Household debt had reached record levels before the 2007 crisis, and at that time represented 160% of household annual income. Since then, households have begun to deleverage, with indebtedness falling to 136% at end 2014, which is still well above the 100% level of the 1990s. This deleveraging is lessening households’ vulnerability to a further economic slowdown or to a fall in the price of assets (especially property), but this also has the effect of reining in private domestic demand, while the household savings rate remains low (about 6%) and growth in nominal and real wages moderate. The rebalancing of domestic demand should continue, especially in terms of business investment.
Business investment is catching up
Business investment was structurally weak in the 2000s in the UK. But the recovery has been underway for 5 years, and the rate of investment volume is now close to its level of the early 2000s. The recovery of investment is obviously good news for the UK’s productive capacity. But there is still an external deficit, a sign that the UK is struggling to regain competitiveness, at least with regard to the trade in goods. The stabilization of the trade deficit at around 7 GDP points in 2014, however, was due to the goods deficit being partially offset by a growing surplus in services (5 GDP points at end 2014), a sign that the UK economy still has a high level of specialization in services. Nevertheless, taking into account the balance in income, the current account deficit came to 5.5 GDP points, which is high.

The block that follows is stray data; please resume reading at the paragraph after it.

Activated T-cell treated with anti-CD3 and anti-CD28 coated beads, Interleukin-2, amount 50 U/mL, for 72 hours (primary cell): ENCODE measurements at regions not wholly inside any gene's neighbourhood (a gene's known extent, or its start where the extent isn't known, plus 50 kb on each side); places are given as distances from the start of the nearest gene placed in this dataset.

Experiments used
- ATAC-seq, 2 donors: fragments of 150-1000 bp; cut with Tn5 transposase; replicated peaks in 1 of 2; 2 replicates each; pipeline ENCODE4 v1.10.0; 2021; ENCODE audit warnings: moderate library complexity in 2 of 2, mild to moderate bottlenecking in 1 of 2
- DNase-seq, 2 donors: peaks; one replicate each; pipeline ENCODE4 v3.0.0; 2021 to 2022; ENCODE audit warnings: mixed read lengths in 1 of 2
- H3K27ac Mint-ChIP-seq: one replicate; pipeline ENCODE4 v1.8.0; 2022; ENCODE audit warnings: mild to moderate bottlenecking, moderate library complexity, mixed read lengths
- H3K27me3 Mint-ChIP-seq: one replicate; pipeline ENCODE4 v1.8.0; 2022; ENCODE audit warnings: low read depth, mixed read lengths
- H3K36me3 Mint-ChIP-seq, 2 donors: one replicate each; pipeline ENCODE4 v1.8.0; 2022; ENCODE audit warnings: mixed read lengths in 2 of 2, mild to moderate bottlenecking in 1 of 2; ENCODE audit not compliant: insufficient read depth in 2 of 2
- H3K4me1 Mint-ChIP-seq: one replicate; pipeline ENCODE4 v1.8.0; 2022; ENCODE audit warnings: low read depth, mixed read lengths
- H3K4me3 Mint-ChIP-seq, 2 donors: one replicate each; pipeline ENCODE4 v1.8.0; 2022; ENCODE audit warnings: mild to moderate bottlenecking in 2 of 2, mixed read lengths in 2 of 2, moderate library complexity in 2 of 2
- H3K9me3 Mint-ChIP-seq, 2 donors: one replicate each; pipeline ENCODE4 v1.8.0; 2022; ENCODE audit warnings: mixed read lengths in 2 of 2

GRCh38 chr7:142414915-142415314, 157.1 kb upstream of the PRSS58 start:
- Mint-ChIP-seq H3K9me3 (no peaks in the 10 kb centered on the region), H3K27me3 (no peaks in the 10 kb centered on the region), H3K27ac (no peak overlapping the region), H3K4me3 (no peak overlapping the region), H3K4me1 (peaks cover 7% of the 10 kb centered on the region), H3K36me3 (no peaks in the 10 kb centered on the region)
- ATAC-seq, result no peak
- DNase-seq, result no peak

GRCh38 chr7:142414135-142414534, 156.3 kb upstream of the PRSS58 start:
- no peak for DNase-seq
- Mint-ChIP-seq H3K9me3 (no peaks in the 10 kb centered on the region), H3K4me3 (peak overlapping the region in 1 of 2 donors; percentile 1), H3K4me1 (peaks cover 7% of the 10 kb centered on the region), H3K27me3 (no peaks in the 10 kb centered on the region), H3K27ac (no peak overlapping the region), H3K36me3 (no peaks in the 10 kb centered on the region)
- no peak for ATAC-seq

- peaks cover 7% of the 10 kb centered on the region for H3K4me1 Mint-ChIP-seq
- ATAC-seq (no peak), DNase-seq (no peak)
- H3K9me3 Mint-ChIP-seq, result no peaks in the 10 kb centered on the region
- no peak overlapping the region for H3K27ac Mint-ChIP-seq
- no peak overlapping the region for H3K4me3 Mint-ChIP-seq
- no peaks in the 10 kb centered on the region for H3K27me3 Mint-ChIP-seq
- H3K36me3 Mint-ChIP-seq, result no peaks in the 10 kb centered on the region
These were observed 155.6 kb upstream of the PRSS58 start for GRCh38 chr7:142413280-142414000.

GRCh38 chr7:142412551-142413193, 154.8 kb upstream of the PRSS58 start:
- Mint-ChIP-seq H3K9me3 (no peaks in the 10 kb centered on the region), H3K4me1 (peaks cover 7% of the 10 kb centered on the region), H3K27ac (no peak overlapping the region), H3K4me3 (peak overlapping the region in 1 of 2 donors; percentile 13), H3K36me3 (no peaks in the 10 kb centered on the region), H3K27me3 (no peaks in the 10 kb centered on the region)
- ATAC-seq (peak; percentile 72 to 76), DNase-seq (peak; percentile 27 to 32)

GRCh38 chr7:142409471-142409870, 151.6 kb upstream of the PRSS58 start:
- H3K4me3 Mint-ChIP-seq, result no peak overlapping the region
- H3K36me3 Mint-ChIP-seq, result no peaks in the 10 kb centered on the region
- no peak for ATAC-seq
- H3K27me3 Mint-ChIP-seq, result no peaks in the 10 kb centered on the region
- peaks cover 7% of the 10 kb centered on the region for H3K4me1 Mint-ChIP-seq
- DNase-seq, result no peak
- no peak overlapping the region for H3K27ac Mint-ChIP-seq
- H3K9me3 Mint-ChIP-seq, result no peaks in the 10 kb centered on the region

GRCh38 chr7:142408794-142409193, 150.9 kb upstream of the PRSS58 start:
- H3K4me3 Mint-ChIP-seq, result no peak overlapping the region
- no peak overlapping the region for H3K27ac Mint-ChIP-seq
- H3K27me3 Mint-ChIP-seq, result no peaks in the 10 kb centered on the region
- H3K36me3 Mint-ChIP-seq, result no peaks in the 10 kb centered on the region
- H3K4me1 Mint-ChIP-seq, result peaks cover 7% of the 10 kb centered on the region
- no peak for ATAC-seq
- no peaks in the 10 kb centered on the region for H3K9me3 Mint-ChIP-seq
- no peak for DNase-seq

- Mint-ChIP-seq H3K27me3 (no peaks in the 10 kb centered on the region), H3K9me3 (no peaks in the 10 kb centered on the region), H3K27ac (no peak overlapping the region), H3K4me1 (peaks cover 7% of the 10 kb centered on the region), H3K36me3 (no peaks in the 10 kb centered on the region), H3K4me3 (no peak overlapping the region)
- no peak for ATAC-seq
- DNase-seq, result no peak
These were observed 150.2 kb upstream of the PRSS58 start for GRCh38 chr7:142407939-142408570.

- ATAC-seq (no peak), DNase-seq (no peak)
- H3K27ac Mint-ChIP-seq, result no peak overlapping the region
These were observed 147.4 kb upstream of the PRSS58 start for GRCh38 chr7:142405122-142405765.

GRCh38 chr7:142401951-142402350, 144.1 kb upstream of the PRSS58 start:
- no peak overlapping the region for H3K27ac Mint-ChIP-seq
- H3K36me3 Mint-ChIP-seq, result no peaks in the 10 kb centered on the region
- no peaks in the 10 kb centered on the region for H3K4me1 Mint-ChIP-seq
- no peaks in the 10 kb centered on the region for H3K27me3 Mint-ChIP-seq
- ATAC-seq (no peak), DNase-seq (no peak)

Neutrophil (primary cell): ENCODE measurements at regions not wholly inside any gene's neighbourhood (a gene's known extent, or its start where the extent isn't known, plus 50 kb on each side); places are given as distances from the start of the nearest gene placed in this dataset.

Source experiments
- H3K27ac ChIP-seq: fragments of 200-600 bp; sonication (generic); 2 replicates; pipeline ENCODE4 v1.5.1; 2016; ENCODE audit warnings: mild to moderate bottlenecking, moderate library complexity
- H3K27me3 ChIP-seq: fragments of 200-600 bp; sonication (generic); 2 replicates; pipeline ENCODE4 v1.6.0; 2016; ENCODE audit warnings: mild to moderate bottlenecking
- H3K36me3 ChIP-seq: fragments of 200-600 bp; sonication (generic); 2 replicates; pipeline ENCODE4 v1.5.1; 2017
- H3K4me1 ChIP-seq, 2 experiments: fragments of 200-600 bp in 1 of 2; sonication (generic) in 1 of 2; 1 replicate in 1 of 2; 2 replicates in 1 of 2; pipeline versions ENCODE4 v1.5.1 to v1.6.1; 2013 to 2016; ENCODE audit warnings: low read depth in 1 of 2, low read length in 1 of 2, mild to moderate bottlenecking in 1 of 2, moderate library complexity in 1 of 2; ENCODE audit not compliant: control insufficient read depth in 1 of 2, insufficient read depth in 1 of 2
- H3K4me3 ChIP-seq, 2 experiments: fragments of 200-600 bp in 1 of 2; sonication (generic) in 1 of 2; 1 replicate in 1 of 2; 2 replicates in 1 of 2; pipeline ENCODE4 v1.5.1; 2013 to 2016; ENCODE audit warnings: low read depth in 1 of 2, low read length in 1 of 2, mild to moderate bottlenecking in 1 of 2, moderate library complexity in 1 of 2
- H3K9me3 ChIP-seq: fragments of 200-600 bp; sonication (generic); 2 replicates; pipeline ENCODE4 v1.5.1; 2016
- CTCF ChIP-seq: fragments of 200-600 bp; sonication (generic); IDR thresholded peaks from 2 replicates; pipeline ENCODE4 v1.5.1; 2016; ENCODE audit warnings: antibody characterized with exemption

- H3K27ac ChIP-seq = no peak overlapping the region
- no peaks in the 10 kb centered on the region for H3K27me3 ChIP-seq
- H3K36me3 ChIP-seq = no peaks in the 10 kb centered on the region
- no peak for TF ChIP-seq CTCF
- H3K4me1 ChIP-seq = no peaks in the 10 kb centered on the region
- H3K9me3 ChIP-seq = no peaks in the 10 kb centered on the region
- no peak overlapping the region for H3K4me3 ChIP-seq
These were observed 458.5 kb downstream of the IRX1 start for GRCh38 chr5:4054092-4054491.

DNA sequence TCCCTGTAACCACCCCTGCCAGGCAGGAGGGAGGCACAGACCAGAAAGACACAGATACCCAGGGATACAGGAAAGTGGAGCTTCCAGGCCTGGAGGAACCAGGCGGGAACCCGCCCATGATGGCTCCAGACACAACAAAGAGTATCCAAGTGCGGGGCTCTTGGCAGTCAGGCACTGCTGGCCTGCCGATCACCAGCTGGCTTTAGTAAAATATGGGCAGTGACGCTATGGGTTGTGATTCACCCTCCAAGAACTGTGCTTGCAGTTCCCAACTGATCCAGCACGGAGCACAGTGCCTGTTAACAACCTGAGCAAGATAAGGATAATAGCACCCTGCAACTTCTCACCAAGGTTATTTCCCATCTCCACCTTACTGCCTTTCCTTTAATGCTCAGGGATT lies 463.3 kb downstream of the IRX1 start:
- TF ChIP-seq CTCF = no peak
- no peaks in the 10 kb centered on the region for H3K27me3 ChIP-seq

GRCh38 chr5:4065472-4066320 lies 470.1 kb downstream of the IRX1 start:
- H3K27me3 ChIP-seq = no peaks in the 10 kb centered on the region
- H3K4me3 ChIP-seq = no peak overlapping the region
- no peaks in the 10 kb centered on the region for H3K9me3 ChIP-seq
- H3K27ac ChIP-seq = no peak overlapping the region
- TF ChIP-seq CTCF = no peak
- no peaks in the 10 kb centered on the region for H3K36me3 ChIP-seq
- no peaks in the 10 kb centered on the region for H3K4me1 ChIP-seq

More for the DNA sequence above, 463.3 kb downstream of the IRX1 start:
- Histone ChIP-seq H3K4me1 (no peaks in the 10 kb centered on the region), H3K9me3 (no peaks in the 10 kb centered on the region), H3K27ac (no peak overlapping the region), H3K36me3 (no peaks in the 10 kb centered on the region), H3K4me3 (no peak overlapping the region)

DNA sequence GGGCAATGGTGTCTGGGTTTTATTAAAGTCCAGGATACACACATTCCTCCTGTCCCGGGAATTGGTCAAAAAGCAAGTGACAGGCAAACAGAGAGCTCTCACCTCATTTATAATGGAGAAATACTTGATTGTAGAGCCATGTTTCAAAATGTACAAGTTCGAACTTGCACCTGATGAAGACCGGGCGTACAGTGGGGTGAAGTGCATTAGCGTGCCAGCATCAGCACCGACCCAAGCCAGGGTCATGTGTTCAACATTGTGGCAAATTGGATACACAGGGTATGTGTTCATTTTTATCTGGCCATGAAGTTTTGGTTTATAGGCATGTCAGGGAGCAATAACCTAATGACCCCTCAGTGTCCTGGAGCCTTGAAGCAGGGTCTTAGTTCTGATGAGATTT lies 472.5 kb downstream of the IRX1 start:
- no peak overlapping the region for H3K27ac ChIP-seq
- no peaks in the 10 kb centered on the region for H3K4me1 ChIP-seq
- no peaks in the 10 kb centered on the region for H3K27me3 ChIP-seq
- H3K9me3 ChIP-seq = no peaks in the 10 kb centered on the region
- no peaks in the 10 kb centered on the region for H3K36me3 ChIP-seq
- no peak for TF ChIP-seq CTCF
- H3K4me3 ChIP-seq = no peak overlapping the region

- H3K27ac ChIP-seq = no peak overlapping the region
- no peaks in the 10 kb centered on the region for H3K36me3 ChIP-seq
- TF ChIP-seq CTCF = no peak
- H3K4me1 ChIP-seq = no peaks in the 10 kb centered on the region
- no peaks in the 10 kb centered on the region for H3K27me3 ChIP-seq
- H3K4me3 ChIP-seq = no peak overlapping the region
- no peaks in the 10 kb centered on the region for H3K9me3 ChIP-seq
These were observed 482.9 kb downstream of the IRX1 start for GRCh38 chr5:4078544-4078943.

The deceptive appearance of the public finances
In 2010, the Tory campaign blamed the previous government for letting the deficits mount during the crisis. Their electoral programme included a large-scale fiscal austerity plan, which corresponded to the archetypical IMF plans: 80% spending cuts and 20% revenue increases over a 5-year horizon. In fact, as soon as they came to power, the government increased the VAT rate, which in 2010-2011 interrupted the recovery; it cut spending, while preserving the public health system (NHS) that the British hold so dear, as well as public pensions, which are low in the UK, but which the government decided to peg to inflation or wages (using whichever is the higher of the two variations, with a guaranteed minimum of 2.5%).
Five years later, David Cameron is highlighting the “success” of his government, which has cut the public deficit in half, from a level of 10% in 2010 to 5.2% in 2014. But with respect to the government’s initial ambitions, this is in fact only a partial success: its first budget in June 2010 set out a public deficit of only 2.2% of GDP in 2014. The originally planned decrease in public expenditure relative to GDP was in fact realized, but revenue rose much less than expected (due in part to sluggish household income).
While the austerity programme was generally weaker than what had been announced, in the March 2015 budget the government set out sharp cuts in public spending by 2019, which would bring it down from the current level of 40% of GDP to only 36% of GDP, one of the lowest levels of public spending since World War 2 (graphic). This reduction in public spending would be sufficient in itself to balance the public deficit, without any significant tax hikes: this would represent large-scale budget cuts, whose components are not specified and which it is hard to imagine would not sooner or later affect spending on health care and pensions, which the government has so carefully avoided doing up to now…
 “We are the jobs factory of Europe; we’re creating more jobs here than the rest of Europe put together” (Speech on 19 January 2015).
 “Self-employment: what can we learn from recent developments?”, Quarterly Bulletin, 2015Q1.
 But the deficit of the balance of direct investment income (2 percentage points of GDP) is probably inflated by the relatively good performance of foreign companies operating in the UK in comparison to British companies operating abroad.